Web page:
Here are some additional resources for learning more about the facts on the Social Security disability programs:

Happy 40th Birthday Section 504!

San Francisco Sit-InIn 1973, Congress passed the very first civil rights protection for people with disabilities. Section 504 of the Rehabilitation Act prohibits discrimination based on disability by any entity that receives federal funds. Senator Hubert Humphrey was a champion of civil rights for people with disabilities. He said, “[T]he time has come to firmly establish the right of disabled Americans to dignity and self-respect as equal and contributing members of society and to end the virtual isolation of millions of children and adults.”

As with any law, regulations needed to be written to define who a person with a disability was and what constituted discrimination. There was much controversy surrounding Section 504 and getting the regulations published was a battle that lasted for several years. Disability advocates had to file a lawsuit to get the government to finalize the regulations. Unfortunately, the court did not set a date by which the regulations had to be published. The disability community grew more frustrated. A coalition was formed to lead an effort to get regulations out. The coalition was called the American Coalition of Citizens with Disabilities.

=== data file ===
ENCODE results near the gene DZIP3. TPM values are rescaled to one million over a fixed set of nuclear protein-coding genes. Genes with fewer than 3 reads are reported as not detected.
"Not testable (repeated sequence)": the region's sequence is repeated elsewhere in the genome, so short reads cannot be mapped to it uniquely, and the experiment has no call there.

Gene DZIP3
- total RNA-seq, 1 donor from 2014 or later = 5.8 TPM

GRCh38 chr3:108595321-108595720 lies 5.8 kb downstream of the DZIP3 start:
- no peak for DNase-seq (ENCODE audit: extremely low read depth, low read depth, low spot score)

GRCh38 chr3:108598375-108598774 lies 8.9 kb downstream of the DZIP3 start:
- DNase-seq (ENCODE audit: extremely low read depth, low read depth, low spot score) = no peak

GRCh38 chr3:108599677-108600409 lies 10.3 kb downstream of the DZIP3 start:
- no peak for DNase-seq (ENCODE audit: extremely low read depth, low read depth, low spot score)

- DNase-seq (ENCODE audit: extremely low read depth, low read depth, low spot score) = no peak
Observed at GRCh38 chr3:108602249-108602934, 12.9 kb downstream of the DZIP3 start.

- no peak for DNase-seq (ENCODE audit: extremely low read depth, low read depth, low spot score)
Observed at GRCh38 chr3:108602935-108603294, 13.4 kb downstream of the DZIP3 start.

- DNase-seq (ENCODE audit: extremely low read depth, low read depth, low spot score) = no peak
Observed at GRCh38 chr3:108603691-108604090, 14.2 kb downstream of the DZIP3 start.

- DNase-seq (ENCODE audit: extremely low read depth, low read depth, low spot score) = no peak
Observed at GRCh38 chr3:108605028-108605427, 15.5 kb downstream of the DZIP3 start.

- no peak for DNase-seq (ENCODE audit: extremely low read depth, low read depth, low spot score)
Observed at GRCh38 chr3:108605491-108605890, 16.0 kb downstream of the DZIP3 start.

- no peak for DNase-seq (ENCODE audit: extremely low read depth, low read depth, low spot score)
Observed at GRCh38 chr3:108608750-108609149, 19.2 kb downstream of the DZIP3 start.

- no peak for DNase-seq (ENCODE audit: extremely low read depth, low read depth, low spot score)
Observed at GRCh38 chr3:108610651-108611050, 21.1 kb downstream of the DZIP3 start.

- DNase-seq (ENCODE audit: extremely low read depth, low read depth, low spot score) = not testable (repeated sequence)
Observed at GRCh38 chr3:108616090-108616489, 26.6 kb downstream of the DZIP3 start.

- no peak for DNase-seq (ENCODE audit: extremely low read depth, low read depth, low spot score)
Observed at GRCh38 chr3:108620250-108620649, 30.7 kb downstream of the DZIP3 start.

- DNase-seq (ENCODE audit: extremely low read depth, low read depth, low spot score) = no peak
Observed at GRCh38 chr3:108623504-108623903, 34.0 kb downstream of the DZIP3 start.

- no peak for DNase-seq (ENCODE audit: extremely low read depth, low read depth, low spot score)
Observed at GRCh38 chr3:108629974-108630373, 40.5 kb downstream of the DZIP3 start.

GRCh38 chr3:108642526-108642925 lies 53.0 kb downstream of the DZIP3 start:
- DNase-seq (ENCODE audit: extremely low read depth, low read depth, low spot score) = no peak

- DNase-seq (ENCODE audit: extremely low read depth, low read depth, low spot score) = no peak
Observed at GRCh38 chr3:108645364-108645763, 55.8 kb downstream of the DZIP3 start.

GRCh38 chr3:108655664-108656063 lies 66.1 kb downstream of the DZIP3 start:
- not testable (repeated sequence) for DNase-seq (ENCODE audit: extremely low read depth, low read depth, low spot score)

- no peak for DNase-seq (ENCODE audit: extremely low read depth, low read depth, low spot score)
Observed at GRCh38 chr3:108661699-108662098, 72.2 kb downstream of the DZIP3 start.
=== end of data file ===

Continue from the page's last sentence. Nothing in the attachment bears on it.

The federal government set up a task force to study the regulations, but failed to include any individuals with disabilities among its members. The disability community feared that the rules were being watered down significantly. Rather than wait for weak regulations to come out and then submit comments, the community borrowed from the African American Civil Rights movement and organized a sit-in at the San Francisco office of what was then the Department of Health, Education and Welfare (HEW). The San Francisco sit-in lasted for 28 days! A refrain from those days was, “We can’t even get on the back of the bus.”

A Congressional hearing was held at the San Francisco HEW office where leaders of the disability rights movement (including Judy Heumann and Ed Roberts) gave compelling testimony about the discrimination each of them faced on a daily basis. A smaller group of disability rights advocates traveled to Washington and demonstrated in front of the HEW Secretary’s home and the church where the President was worshiping. Finally, on April 28, 1977 the Secretary of HEW signed the regulations.